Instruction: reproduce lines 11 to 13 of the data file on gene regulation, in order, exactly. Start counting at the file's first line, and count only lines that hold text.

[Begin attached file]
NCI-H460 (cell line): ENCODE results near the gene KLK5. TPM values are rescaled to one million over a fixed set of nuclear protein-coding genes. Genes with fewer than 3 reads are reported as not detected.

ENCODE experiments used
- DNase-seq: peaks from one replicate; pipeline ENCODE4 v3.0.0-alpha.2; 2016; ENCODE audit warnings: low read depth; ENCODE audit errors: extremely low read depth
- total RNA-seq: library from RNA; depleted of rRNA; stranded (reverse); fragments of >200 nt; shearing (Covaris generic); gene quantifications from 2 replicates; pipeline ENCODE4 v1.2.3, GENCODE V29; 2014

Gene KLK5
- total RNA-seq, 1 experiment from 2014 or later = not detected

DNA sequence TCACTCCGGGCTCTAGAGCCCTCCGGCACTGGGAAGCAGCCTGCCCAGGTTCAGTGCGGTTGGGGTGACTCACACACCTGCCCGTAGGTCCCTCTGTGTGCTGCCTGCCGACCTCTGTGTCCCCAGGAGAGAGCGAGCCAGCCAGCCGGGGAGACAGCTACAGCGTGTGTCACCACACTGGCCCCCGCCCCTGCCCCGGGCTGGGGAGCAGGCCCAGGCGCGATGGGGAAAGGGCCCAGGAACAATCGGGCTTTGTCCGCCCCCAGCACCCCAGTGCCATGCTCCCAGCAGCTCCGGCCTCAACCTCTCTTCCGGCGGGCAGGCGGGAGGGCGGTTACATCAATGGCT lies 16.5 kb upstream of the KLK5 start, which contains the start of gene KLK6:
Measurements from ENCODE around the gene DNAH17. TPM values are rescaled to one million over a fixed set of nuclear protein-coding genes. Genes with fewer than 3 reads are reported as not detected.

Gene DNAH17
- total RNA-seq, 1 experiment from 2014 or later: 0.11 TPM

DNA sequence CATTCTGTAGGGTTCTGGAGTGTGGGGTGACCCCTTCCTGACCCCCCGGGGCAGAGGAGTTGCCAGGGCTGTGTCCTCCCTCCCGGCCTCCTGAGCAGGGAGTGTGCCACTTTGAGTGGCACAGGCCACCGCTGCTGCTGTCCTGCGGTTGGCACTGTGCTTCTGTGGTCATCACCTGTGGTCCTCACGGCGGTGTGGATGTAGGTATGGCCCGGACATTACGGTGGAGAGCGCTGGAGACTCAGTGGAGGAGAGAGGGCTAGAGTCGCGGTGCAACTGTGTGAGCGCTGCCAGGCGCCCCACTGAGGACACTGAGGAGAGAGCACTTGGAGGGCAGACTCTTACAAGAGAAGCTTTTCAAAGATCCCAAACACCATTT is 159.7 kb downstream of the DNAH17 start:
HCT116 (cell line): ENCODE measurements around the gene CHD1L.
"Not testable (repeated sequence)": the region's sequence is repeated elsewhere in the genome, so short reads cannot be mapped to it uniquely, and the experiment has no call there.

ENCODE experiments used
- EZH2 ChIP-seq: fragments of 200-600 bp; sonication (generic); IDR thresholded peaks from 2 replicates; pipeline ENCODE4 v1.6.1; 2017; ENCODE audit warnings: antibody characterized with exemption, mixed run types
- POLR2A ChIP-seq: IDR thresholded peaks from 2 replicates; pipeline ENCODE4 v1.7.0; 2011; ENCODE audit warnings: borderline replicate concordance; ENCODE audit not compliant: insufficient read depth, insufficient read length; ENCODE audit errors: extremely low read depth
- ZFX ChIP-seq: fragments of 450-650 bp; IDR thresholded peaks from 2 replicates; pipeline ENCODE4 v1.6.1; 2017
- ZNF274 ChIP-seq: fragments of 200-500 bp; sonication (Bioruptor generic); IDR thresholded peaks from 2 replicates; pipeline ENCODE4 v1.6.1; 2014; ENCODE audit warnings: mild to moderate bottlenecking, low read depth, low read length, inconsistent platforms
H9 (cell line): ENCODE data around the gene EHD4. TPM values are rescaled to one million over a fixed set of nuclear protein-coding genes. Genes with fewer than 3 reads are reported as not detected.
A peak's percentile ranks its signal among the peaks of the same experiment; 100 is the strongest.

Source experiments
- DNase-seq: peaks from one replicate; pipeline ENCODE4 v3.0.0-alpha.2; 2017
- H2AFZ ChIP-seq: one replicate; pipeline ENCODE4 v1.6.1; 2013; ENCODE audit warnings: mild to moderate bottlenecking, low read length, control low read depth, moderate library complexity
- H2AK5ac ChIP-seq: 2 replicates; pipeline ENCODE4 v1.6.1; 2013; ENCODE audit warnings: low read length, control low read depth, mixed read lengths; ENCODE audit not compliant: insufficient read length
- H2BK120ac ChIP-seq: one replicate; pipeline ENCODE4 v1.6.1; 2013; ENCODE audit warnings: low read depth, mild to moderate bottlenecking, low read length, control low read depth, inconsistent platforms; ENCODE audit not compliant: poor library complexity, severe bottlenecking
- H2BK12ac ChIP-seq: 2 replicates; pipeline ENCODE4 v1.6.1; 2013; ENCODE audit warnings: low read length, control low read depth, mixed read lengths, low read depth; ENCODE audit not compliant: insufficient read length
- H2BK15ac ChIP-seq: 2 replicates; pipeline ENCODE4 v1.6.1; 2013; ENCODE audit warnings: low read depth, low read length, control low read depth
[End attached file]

DNA sequence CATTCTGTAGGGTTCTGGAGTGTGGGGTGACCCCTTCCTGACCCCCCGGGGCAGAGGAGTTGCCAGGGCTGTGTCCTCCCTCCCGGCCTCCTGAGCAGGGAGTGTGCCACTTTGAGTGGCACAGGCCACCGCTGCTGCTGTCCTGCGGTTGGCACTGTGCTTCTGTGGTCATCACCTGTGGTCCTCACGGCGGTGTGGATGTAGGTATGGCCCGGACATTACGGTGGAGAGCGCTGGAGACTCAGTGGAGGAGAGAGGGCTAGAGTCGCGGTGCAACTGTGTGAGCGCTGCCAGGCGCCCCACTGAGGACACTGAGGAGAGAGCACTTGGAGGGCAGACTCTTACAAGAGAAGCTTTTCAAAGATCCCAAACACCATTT is 159.7 kb downstream of the DNAH17 start:
HCT116 (cell line): ENCODE measurements around the gene CHD1L.
"Not testable (repeated sequence)": the region's sequence is repeated elsewhere in the genome, so short reads cannot be mapped to it uniquely, and the experiment has no call there.